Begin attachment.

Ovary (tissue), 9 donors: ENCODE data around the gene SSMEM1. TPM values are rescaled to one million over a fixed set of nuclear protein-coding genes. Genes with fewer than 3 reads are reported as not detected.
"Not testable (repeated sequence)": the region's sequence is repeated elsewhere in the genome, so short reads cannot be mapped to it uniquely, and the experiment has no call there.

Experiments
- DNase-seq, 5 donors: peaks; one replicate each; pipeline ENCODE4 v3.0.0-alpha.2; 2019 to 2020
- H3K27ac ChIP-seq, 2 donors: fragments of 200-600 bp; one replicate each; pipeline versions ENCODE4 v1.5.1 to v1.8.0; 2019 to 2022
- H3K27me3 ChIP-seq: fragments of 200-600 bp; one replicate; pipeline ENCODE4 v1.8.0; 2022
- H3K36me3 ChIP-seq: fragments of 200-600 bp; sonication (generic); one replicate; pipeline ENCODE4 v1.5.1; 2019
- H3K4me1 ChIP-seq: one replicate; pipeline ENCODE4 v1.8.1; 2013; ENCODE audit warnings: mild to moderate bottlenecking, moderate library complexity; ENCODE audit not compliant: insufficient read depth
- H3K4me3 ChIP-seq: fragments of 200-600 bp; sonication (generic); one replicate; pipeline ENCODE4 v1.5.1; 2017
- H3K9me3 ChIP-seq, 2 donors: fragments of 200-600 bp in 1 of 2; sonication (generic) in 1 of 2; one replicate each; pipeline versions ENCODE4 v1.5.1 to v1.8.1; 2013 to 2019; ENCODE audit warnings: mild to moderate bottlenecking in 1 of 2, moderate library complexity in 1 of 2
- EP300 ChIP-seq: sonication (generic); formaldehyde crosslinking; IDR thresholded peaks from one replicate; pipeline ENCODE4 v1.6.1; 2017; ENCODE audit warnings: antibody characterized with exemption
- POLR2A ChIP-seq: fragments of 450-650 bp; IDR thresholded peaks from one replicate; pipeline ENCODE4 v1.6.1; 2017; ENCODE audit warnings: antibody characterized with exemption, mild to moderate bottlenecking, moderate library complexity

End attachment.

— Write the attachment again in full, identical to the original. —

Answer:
Ovary (tissue), 9 donors: ENCODE data around the gene SSMEM1. TPM values are rescaled to one million over a fixed set of nuclear protein-coding genes. Genes with fewer than 3 reads are reported as not detected.
"Not testable (repeated sequence)": the region's sequence is repeated elsewhere in the genome, so short reads cannot be mapped to it uniquely, and the experiment has no call there.

Experiments
- DNase-seq, 5 donors: peaks; one replicate each; pipeline ENCODE4 v3.0.0-alpha.2; 2019 to 2020
- H3K27ac ChIP-seq, 2 donors: fragments of 200-600 bp; one replicate each; pipeline versions ENCODE4 v1.5.1 to v1.8.0; 2019 to 2022
- H3K27me3 ChIP-seq: fragments of 200-600 bp; one replicate; pipeline ENCODE4 v1.8.0; 2022
- H3K36me3 ChIP-seq: fragments of 200-600 bp; sonication (generic); one replicate; pipeline ENCODE4 v1.5.1; 2019
- H3K4me1 ChIP-seq: one replicate; pipeline ENCODE4 v1.8.1; 2013; ENCODE audit warnings: mild to moderate bottlenecking, moderate library complexity; ENCODE audit not compliant: insufficient read depth
- H3K4me3 ChIP-seq: fragments of 200-600 bp; sonication (generic); one replicate; pipeline ENCODE4 v1.5.1; 2017
- H3K9me3 ChIP-seq, 2 donors: fragments of 200-600 bp in 1 of 2; sonication (generic) in 1 of 2; one replicate each; pipeline versions ENCODE4 v1.5.1 to v1.8.1; 2013 to 2019; ENCODE audit warnings: mild to moderate bottlenecking in 1 of 2, moderate library complexity in 1 of 2
- EP300 ChIP-seq: sonication (generic); formaldehyde crosslinking; IDR thresholded peaks from one replicate; pipeline ENCODE4 v1.6.1; 2017; ENCODE audit warnings: antibody characterized with exemption
- POLR2A ChIP-seq: fragments of 450-650 bp; IDR thresholded peaks from one replicate; pipeline ENCODE4 v1.6.1; 2017; ENCODE audit warnings: antibody characterized with exemption, mild to moderate bottlenecking, moderate library complexity